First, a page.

Key Takeaways
 Simple correspondence analysis (CA) is a technique to analyze relationships between categorical variables and create profiles based on the projections of the original variables to the new dimensions that it creates
 CA begins with transformation of the raw data into a twoway contingency table that shows the frequency distribution of the variables
 Based on the proximity along the first few of the projected dimensions, we can visually explore the individuals’ and categories’ associations and can interpret a dimension generated by CA as a new, synthetic variable
 Proximity in the feature space indicates positive association, and the closer the angle between two groups/categories is to 90°, the less they are associated
 You can download a prepackaged CA workflow from the KNIME Hub that implements data reading, preprocessing, descriptive analysis, and CA
In this article, the authors explain how correspondence analysis functions with an example of real social survey data. Also provided is an implementation of the example in KNIME Analytics Platform, an open source software, so that you can try out the analysis handson.
Introduction
Customer segments, personality profiles, social classes, and age generations are examples of effective references to larger groups of people sharing similar characteristics.
The characteristics that shape these groups are often manifold and thus require multivariate analysis.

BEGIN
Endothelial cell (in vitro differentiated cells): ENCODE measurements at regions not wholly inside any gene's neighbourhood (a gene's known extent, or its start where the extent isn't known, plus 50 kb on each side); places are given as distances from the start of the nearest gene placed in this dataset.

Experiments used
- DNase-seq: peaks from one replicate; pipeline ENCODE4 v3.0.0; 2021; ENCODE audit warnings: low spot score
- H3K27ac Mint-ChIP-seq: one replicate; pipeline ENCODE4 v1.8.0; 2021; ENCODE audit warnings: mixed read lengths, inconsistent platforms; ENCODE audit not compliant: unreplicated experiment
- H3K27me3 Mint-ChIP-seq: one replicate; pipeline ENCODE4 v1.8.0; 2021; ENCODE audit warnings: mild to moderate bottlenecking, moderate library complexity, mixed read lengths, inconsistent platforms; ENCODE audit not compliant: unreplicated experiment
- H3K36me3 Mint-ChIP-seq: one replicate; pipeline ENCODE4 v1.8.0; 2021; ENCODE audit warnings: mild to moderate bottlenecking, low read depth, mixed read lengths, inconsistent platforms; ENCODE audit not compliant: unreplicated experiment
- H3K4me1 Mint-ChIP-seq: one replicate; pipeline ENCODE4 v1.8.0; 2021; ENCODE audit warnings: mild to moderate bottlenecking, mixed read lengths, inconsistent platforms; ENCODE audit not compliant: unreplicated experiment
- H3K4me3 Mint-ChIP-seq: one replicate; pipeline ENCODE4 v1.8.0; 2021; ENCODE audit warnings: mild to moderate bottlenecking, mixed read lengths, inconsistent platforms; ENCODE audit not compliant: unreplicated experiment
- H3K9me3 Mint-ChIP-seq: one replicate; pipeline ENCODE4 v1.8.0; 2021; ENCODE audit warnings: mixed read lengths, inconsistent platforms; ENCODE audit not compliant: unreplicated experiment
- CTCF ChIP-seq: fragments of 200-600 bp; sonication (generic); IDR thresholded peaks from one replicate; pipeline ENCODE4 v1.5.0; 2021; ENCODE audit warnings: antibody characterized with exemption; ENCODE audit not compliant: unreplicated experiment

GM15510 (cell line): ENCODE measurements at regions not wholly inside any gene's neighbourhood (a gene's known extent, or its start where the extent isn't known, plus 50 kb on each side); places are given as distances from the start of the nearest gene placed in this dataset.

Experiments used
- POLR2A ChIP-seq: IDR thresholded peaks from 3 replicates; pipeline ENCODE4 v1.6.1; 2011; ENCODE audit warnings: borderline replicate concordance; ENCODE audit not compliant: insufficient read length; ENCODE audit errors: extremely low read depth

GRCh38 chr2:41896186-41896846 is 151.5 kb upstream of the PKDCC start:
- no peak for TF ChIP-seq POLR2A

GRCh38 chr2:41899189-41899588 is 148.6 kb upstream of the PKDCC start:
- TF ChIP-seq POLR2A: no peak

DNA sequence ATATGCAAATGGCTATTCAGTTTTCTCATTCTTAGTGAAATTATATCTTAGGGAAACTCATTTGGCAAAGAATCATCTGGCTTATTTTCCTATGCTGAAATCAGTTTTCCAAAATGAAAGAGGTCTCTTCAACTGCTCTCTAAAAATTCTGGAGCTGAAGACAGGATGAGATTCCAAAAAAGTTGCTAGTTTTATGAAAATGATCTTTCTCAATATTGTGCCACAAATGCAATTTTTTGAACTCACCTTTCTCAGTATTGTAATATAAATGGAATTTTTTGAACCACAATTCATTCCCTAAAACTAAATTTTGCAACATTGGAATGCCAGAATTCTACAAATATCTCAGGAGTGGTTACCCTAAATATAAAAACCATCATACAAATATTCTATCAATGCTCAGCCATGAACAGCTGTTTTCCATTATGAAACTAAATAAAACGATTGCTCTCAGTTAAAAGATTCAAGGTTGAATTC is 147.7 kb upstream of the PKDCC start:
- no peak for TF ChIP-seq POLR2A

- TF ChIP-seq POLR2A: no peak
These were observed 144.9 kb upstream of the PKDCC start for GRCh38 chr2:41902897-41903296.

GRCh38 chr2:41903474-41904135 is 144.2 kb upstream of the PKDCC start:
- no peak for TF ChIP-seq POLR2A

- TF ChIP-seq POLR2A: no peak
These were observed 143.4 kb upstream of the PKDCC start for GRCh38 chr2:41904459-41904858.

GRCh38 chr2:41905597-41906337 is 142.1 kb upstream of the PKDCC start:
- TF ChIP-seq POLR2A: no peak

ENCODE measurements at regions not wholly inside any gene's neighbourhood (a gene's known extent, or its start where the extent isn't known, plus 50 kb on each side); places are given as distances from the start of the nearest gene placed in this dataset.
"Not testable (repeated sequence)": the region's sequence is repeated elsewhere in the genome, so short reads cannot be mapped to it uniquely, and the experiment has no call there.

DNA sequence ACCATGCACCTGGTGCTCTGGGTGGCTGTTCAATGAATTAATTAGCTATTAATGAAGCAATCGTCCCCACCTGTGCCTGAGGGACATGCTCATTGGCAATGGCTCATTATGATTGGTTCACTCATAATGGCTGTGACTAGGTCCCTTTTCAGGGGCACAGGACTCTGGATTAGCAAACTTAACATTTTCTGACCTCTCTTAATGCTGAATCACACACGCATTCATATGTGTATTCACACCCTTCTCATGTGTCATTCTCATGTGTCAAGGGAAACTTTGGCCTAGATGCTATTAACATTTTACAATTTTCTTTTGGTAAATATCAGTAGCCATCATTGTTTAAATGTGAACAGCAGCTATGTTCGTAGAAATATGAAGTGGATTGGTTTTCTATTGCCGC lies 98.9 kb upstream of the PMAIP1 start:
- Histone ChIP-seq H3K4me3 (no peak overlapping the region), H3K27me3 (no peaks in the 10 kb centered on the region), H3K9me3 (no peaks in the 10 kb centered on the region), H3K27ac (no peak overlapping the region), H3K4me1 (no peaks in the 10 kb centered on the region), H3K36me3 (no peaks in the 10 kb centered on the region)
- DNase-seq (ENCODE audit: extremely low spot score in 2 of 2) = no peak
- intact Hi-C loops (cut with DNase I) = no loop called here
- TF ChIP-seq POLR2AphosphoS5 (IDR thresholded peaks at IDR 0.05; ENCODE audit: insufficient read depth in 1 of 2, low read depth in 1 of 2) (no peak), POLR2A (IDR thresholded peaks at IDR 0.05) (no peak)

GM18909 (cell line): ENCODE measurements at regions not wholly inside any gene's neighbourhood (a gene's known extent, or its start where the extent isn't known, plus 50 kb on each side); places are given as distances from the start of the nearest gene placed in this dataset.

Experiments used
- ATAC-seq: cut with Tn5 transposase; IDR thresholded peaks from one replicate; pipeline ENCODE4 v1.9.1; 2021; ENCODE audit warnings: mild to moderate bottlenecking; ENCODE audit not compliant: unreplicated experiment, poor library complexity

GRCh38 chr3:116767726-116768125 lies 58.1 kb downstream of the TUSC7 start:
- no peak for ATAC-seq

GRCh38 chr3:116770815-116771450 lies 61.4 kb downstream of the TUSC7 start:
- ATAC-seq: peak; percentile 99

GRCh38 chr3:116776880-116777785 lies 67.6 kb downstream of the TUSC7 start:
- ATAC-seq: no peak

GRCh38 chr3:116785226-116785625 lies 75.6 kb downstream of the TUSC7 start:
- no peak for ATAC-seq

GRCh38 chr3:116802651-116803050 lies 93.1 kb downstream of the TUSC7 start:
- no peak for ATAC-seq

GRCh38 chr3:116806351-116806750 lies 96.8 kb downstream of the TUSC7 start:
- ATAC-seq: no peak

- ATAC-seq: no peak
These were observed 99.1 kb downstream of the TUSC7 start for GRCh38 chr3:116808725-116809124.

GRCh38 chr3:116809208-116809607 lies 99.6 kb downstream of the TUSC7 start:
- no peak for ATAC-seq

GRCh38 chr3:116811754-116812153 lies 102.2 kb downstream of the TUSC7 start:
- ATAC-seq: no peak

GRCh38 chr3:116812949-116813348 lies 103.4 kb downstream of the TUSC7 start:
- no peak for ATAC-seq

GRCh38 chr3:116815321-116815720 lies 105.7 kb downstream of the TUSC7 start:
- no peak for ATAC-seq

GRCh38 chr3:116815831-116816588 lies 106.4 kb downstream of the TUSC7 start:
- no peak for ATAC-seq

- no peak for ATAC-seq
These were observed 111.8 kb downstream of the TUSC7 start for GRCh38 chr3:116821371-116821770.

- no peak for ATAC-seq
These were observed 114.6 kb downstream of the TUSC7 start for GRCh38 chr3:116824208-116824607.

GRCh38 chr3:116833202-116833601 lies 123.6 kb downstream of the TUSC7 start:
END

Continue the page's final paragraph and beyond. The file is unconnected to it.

One way to access the variables is via questionnaires. Because the variables are mostly qualitative, the questionnaires produce categorical data with predefined categories, for example, on a Likerttype scale.
The starting point to analyze the relationships between categorical variables is a contingency table which compares the categories pairwise.
As the next step, correspondence analysis (CA) performs a multivariate analysis on multiple contingency tables.
It projects them into a numeric feature space, which captures most of the variability in the data by fewer dimensions.
What Is Simple Correspondence Analysis?
Simple correspondence analysis is a technique to analyze relationships between categorical variables and create profiles based on the projections of the original variables to the new dimensions that it creates. This is useful, for example, when analyzing and visualizing survey data.
CA processes a twoway contingency table that displays the frequency distribution between two variables. It represents the frequency distribution on numeric, orthogonal dimensions. Based on the proximity along the first few of these dimensions, we can visually explore the individuals’ and categories’ associations.